AGE IN REVERSE
Lifestyle and nutrition strategies that can help you slow the hands of time
IF YOU TOLD ME I COULD LOOK 19 AGAIN, I’d pass. You see, at 19, I “looked 50” according to my niece, Cecelia (see my photos, below, at 19 on the left and today, at 47, on the far right). I understand what she saw—the health issues I had at 19 are more commonly seen in 50-year-olds. At 19, I suffered from an eating disorder that eventually led to life-threatening autoimmune and liver problems. At 24, I finally took charge of my health by drastically changing my diet and taking supplements. Today, I look more vital (who cares about “younger”?) with each passing year.
There is a growing area of research called epigenetics, which deals with matters of genetic expression. It turns out that our genes are not our destiny, and that even a genetic predisposition to disease is not our fate. Rather, how our genes are expressed impacts quality and length of life—and nutrition and lifestyle can have an incred- ible influence on that expression.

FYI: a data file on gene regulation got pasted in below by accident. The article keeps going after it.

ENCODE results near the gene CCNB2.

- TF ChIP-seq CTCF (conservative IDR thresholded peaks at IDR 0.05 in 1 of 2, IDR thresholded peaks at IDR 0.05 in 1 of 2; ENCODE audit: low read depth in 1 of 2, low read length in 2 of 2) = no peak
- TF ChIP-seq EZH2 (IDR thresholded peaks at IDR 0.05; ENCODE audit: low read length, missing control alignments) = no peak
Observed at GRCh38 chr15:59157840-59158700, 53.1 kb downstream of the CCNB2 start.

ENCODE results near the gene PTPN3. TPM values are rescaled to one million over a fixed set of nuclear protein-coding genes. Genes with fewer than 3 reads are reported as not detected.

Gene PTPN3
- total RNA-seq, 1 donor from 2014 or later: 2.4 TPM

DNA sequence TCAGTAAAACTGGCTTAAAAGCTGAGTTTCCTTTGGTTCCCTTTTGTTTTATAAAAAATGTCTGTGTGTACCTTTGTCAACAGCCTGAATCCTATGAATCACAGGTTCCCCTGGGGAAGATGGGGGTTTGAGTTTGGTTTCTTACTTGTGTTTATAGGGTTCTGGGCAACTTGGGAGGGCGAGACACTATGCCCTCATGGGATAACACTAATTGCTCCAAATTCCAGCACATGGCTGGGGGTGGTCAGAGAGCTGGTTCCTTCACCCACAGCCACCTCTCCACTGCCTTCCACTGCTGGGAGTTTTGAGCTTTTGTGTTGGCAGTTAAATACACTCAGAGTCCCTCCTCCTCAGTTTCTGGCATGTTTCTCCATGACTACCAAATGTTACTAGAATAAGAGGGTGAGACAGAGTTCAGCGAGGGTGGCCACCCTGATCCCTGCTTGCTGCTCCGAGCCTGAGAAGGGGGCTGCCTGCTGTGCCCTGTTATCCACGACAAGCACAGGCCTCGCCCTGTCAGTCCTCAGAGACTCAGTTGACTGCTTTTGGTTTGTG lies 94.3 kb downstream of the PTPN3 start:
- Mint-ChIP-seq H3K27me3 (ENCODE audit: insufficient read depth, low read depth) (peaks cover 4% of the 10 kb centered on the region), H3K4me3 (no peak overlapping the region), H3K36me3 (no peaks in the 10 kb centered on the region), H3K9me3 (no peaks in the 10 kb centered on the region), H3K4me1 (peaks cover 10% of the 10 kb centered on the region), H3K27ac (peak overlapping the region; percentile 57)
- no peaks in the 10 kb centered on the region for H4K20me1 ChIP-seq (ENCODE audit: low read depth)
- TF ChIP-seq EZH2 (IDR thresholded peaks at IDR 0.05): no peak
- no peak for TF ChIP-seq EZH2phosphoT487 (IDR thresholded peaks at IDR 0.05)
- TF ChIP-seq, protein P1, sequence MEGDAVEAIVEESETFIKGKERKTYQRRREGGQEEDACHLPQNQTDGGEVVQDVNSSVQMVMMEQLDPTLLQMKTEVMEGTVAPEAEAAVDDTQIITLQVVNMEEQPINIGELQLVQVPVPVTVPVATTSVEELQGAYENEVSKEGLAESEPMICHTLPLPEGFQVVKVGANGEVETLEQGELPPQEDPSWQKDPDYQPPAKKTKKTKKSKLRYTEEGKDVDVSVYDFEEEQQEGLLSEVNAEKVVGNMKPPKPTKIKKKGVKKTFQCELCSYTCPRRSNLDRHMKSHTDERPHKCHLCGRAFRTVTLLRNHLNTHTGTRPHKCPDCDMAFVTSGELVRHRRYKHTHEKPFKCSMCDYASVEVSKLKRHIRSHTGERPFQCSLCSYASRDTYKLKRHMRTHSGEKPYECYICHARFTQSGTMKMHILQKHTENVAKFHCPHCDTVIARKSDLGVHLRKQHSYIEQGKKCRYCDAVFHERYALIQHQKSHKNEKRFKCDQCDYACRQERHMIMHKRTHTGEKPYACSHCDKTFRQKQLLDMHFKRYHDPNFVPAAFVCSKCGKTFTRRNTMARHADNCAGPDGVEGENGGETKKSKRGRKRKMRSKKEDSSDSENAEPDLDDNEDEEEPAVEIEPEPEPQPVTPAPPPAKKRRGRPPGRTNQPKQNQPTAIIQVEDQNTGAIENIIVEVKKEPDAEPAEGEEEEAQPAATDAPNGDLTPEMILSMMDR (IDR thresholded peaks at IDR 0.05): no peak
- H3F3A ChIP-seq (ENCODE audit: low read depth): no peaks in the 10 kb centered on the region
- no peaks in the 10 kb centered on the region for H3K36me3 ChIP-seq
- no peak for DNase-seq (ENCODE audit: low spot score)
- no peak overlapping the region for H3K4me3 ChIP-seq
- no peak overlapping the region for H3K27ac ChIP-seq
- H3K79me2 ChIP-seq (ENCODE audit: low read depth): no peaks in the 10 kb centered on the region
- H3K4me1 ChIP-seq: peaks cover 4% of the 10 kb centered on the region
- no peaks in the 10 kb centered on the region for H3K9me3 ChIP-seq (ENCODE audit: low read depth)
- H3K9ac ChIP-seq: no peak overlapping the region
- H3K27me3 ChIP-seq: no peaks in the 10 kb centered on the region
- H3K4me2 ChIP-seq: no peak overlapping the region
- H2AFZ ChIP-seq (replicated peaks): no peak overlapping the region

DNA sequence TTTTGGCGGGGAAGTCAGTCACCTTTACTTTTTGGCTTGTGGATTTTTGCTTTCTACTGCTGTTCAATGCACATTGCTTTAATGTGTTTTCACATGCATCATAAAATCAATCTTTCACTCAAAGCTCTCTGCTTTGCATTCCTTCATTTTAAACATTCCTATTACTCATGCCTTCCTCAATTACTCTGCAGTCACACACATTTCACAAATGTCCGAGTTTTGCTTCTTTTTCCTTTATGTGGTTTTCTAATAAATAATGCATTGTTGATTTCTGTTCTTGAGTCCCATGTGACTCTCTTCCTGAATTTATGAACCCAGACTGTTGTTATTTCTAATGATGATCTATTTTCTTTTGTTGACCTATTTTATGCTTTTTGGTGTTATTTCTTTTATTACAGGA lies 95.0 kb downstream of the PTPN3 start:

Ron Rosedale, MD, author of The Rosedale Diet, explains it this way: “Miscommunication between cells causes all disease. Diabetes, for example, is a miscommunication of [the hormones] insulin and leptin. We are not our genes, but rather the ‘music’ our genes play. Your breakfast choice alone can change 8,000 genes. Genes can play the music of either diabetes or of long life.” So how do we help our genes make beautiful music? Hormonal imbalances are often caused by consuming excess sugar and processed foods, as well as by a lack of good fats in the diet. Low-fat diets and trans fats can wreak havoc on hormonal function. But just as fast as a poor diet wreaks havoc, eating the right way can have a stunning, nearly immediate impact on hormonal balance. I have seen my clients experience incredible reversals in health problems linked to hormonal imbalance after removing sugar from their diets and increasing healthy dietary fat (e.g., from grass-fed animal products) —for example, their periods normalize, fibroids shrink, fertility increases, and hot flashes stop suddenly. The greatest threat to longevity and health may be stress—the effects of which can be controlled by our own choices, and mitigated nutritionally, to a certain extent. And of course, lifestyle choices such as not smoking and exercising can have dramatic impacts on health, and thus how much life we get out of our years. Sleep (or a lack of it) also affects gene expression. Too little sleep interferes with the release of human growth hormone (hGH), a hormone found in higher levels in young people. This can have a domino